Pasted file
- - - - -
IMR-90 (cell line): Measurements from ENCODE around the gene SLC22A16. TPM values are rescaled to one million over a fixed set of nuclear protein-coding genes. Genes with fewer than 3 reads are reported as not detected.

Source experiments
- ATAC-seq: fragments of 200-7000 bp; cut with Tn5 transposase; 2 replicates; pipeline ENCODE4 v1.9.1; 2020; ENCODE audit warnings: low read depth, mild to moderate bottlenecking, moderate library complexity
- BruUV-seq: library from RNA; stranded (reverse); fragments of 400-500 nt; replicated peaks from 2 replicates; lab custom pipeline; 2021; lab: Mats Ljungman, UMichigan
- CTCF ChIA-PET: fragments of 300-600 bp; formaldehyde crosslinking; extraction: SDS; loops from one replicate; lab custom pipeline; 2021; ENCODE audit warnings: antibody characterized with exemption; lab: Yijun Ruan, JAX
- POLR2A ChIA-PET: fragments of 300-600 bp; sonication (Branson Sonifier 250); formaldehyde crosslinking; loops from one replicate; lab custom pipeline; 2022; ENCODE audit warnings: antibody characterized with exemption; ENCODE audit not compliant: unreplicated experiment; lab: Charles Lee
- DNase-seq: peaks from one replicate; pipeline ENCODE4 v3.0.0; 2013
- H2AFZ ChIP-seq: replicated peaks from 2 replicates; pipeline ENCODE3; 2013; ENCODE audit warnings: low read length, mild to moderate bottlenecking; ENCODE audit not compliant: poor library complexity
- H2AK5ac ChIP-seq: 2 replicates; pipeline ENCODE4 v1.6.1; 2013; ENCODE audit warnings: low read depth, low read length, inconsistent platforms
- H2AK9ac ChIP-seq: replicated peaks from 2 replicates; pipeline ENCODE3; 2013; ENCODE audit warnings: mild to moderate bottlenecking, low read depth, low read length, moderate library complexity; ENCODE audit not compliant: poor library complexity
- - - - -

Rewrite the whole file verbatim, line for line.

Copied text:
IMR-90 (cell line): Measurements from ENCODE around the gene SLC22A16. TPM values are rescaled to one million over a fixed set of nuclear protein-coding genes. Genes with fewer than 3 reads are reported as not detected.

Source experiments
- ATAC-seq: fragments of 200-7000 bp; cut with Tn5 transposase; 2 replicates; pipeline ENCODE4 v1.9.1; 2020; ENCODE audit warnings: low read depth, mild to moderate bottlenecking, moderate library complexity
- BruUV-seq: library from RNA; stranded (reverse); fragments of 400-500 nt; replicated peaks from 2 replicates; lab custom pipeline; 2021; lab: Mats Ljungman, UMichigan
- CTCF ChIA-PET: fragments of 300-600 bp; formaldehyde crosslinking; extraction: SDS; loops from one replicate; lab custom pipeline; 2021; ENCODE audit warnings: antibody characterized with exemption; lab: Yijun Ruan, JAX
- POLR2A ChIA-PET: fragments of 300-600 bp; sonication (Branson Sonifier 250); formaldehyde crosslinking; loops from one replicate; lab custom pipeline; 2022; ENCODE audit warnings: antibody characterized with exemption; ENCODE audit not compliant: unreplicated experiment; lab: Charles Lee
- DNase-seq: peaks from one replicate; pipeline ENCODE4 v3.0.0; 2013
- H2AFZ ChIP-seq: replicated peaks from 2 replicates; pipeline ENCODE3; 2013; ENCODE audit warnings: low read length, mild to moderate bottlenecking; ENCODE audit not compliant: poor library complexity
- H2AK5ac ChIP-seq: 2 replicates; pipeline ENCODE4 v1.6.1; 2013; ENCODE audit warnings: low read depth, low read length, inconsistent platforms
- H2AK9ac ChIP-seq: replicated peaks from 2 replicates; pipeline ENCODE3; 2013; ENCODE audit warnings: mild to moderate bottlenecking, low read depth, low read length, moderate library complexity; ENCODE audit not compliant: poor library complexity